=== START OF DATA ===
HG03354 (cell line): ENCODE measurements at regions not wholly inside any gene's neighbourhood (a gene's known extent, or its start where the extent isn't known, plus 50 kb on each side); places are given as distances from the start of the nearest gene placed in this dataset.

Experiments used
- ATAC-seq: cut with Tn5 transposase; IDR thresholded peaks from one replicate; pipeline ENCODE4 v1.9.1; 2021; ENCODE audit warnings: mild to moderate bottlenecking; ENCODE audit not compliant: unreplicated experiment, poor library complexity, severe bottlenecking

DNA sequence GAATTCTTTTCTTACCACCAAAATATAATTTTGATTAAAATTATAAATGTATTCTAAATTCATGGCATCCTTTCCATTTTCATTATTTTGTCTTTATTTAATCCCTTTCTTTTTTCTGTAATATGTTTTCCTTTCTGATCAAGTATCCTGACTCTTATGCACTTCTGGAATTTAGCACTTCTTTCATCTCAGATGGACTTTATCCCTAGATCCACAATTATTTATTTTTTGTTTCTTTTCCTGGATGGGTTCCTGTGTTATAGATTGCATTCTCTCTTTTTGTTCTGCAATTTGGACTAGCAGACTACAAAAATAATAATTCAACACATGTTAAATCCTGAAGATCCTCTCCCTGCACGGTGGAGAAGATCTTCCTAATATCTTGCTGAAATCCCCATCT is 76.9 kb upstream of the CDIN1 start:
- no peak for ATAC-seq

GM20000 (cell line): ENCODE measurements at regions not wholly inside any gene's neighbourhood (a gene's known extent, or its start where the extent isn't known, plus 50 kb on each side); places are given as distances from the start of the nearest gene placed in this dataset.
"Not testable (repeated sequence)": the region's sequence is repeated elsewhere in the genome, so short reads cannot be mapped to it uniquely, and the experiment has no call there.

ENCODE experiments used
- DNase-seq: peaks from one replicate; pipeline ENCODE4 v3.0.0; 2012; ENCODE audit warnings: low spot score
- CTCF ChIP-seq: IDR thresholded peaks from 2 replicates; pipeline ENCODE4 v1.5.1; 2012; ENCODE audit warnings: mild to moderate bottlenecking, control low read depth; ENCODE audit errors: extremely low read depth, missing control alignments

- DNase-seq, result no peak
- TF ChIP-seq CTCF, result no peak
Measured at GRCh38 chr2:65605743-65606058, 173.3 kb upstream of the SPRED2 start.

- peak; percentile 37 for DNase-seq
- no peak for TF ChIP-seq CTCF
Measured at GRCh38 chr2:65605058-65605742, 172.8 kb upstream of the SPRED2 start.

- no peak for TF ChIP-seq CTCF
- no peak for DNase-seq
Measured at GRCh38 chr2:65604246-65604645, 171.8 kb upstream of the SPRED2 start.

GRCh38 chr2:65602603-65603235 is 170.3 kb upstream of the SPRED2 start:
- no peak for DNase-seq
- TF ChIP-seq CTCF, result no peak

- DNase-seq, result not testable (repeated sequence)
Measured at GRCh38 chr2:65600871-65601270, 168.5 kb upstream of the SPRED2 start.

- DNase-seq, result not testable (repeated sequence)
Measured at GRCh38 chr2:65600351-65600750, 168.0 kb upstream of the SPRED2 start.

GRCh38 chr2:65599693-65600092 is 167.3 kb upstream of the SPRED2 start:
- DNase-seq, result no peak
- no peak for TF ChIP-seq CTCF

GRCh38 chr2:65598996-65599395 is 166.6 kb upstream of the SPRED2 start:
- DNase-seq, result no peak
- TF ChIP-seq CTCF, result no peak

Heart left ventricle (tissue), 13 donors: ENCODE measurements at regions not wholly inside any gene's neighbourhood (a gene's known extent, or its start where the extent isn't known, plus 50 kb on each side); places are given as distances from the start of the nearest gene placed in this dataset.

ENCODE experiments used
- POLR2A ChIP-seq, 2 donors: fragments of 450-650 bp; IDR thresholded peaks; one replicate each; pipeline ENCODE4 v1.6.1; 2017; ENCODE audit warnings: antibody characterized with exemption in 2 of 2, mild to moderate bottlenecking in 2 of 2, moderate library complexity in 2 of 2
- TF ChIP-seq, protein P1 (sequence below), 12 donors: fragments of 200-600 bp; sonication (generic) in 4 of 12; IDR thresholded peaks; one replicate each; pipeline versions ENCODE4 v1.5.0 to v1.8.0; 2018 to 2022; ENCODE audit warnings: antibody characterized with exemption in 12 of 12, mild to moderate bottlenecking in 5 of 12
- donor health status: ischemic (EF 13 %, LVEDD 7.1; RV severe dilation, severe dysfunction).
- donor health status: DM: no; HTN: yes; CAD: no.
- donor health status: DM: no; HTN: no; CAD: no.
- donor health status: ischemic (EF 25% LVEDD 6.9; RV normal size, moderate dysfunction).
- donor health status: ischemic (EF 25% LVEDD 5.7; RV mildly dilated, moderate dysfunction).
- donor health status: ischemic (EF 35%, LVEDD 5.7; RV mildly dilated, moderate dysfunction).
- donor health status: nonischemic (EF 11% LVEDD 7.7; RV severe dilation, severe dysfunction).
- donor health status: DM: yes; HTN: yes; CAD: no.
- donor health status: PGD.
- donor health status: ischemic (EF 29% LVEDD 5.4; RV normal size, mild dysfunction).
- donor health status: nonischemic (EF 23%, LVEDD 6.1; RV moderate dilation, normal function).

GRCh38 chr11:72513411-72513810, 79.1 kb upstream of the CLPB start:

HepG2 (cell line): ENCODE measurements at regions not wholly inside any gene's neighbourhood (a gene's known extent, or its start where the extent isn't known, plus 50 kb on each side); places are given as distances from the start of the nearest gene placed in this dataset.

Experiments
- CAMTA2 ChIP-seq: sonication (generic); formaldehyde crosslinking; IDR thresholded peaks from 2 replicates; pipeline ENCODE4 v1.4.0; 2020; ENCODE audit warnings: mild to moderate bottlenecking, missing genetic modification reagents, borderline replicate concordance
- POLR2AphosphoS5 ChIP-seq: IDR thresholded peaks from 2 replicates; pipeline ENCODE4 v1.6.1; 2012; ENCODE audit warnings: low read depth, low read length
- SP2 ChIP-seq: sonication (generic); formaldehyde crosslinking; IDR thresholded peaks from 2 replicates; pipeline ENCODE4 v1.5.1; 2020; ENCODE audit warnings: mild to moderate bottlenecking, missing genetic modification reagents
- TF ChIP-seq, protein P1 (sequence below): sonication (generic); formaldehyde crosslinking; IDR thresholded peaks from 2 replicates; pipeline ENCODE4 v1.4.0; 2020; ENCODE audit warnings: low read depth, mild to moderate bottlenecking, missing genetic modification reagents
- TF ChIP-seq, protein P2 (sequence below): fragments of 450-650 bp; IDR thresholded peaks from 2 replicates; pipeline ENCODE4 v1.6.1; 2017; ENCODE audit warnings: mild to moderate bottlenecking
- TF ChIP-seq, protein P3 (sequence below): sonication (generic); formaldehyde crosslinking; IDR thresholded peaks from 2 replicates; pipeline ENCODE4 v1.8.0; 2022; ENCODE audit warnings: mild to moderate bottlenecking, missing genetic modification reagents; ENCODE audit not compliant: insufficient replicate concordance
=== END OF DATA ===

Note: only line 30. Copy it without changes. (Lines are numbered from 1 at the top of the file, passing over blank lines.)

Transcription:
GRCh38 chr2:65598996-65599395 is 166.6 kb upstream of the SPRED2 start: